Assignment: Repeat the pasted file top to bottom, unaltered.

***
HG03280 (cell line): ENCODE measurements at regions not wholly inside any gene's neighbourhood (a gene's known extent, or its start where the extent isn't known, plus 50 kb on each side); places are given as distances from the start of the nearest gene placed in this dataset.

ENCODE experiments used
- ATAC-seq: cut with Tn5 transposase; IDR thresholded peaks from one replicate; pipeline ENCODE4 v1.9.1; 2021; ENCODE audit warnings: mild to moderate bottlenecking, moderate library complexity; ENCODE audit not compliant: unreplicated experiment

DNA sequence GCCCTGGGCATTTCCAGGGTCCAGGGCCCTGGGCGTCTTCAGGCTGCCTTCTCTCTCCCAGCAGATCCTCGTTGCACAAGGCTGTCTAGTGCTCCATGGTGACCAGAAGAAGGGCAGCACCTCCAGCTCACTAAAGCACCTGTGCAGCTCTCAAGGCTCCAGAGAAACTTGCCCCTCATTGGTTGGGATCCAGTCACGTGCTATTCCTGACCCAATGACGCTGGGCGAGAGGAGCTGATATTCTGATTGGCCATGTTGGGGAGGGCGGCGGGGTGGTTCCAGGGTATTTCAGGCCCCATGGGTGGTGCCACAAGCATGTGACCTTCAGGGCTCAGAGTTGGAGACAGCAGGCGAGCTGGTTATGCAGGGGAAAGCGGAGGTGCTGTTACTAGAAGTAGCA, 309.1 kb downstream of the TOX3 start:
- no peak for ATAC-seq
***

HG03280 (cell line): ENCODE measurements at regions not wholly inside any gene's neighbourhood (a gene's known extent, or its start where the extent isn't known, plus 50 kb on each side); places are given as distances from the start of the nearest gene placed in this dataset.

ENCODE experiments used
- ATAC-seq: cut with Tn5 transposase; IDR thresholded peaks from one replicate; pipeline ENCODE4 v1.9.1; 2021; ENCODE audit warnings: mild to moderate bottlenecking, moderate library complexity; ENCODE audit not compliant: unreplicated experiment

DNA sequence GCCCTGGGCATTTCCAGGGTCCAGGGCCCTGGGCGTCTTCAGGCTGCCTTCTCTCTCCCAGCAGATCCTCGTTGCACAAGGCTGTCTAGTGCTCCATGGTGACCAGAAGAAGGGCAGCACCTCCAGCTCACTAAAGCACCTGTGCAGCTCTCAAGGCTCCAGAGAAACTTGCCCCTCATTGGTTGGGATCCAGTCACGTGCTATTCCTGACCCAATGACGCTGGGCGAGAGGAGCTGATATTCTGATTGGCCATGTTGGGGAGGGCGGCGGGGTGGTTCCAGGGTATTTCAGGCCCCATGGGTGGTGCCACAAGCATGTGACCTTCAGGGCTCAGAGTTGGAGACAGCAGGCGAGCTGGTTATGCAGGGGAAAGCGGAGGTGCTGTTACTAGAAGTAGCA, 309.1 kb downstream of the TOX3 start:
- no peak for ATAC-seq